I've always been an introvert, and when I do spend time with others I tend to get on better with men than women. But even I want and need a connection to the communal spirit of womanhood for the sake of empathy, mutuality, relatability. There's really nothing quite like it. Put a few fifty year olds together in a room and watch how quickly the conversation turns to menopause. Sure, you can read about the subject in books and on the internet, but stories of real life experience, shared with laughter, are invaluable not just as information but to feed a woman's sense of belonging, her identity and security within womanhood.

I se…

How To Go Viral

Over the years, I've seen these techniques work, and I'm sure you have too. Success is almost guaranteed - although you might never know about it. Going viral is actually quite easy, and it will cost not a single cent.




Open a door for someone. They might thank you, they might not, but the easing of their way will ease something from their mind, even if they barely notice it, and the next time they come to a door, or a possibility in a conversation, or a moment when they can ease someone else's thoughts, they might very well open it for another person. And that person, eased, may do the same for the next person, and they for the next ...

Say good morning to the bus driver. Say good morning to the check out operator, the ticket dispenser, the woman making your gingerbread latte. Acknowledge other people, let them know in this simple little way that you see them as part of your community. Then notice how the person behind you will say good morning too, and the person behind the…

Be Brave and Gentle With Yourself

I can almost never afford to buy roses, so on days that I need them (and I'm sure many people have days of needing roses) I go to pinterest and look at pictures of them until my mind is full of all things roses. In some ways its better than having them in vases in my house.

Pink roses, white roses: a gentling of my inner vision.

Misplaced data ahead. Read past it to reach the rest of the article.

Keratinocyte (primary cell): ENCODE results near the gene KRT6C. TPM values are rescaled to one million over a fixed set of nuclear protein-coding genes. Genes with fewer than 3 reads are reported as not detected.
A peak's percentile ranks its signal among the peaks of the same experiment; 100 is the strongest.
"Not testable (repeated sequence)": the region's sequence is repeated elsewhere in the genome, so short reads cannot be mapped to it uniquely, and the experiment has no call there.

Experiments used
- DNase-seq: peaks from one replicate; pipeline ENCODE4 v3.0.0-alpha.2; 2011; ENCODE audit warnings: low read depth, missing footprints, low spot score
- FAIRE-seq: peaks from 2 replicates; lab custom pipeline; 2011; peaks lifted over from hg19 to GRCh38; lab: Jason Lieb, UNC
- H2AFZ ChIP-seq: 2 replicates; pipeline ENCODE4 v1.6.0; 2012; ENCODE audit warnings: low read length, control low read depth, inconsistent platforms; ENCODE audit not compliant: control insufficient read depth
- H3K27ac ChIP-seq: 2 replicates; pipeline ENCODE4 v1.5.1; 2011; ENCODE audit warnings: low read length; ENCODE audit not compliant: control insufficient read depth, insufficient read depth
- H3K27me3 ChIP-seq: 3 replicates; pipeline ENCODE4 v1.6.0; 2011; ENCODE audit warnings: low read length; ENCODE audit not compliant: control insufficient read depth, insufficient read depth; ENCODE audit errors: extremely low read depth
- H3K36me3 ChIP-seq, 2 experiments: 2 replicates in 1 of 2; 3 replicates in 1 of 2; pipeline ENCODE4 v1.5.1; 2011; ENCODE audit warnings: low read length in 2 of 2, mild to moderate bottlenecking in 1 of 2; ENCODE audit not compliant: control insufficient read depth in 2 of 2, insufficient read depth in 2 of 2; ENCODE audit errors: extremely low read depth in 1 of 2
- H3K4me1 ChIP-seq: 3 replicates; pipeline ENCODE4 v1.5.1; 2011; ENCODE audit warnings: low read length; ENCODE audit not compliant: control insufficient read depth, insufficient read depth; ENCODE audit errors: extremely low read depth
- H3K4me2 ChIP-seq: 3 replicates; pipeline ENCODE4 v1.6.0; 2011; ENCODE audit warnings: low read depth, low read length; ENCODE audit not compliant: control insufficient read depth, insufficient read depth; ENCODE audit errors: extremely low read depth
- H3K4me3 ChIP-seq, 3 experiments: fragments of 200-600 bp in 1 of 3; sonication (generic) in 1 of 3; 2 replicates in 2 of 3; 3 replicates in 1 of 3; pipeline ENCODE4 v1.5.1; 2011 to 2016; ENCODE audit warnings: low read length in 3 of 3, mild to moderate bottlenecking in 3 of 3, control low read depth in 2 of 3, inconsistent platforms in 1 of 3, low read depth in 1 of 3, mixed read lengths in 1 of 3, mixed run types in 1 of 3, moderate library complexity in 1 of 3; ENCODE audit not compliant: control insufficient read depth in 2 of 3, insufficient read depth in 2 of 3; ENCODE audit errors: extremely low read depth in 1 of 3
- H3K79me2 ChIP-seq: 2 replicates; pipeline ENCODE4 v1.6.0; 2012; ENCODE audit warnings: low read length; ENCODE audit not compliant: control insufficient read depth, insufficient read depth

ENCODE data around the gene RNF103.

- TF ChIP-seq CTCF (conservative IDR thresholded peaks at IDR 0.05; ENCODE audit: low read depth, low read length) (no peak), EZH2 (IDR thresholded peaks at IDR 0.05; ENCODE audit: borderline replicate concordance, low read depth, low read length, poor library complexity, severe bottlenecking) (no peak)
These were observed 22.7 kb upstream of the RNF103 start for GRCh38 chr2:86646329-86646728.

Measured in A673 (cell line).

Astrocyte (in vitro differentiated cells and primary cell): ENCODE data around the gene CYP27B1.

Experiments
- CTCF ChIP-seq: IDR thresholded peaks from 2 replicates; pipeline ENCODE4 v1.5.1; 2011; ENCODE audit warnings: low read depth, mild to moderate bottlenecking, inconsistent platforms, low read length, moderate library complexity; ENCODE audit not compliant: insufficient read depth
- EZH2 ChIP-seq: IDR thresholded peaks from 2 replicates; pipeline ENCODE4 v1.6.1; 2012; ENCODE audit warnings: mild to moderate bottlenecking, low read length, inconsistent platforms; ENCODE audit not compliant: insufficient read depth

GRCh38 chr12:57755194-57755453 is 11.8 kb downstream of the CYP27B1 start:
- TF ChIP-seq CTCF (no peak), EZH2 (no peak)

Today I needed that. I had to do something very brave, and I had no alternative because there was no one to help me and the consequences of doing nothing were unacceptable. And so I was brave.

The actual doing was not particularly difficult. For all that I would never make a hardy farm woman, I can be practical when necessary. Where things got most difficult for me was afterwards. I suffer from anxiety, and sometimes the greatest courage comes from having to deal with having been brave. I was mindful to take care of myself, and when anxiety symptoms began arising to remind myself quietly that they were only anxiety symptoms, nothing worse. (One of the bes…

The Old Songs of Imagined Lands

Sometimes a story will continue to whisper to me long after it's written. Usually when that happens I just go back and read it and am calmed. But one that has continued to bother me unappeased for the past couple of years is Aftermark, the story of a peaceweaver bride, told in The Coracle Sky. I've probably told you this already. I tend to be repetitive, I know.

I've been advised that the characters of this story are my least appealing, and perhaps that's right. But it's the two kingdoms I love best anyway. Over the past couple of years I've found myself unintentionally compiling a collection of Erlish folk songs and old poems from the dragon king's library. Copper and roses, fishing boats and swords, war and sunlit dreaming. I've drawn maps in my mind and walked their coastlines, their hedgerows. I miss the wind over the northern moors and the fragrance of the ornate gardens in Celanthwy.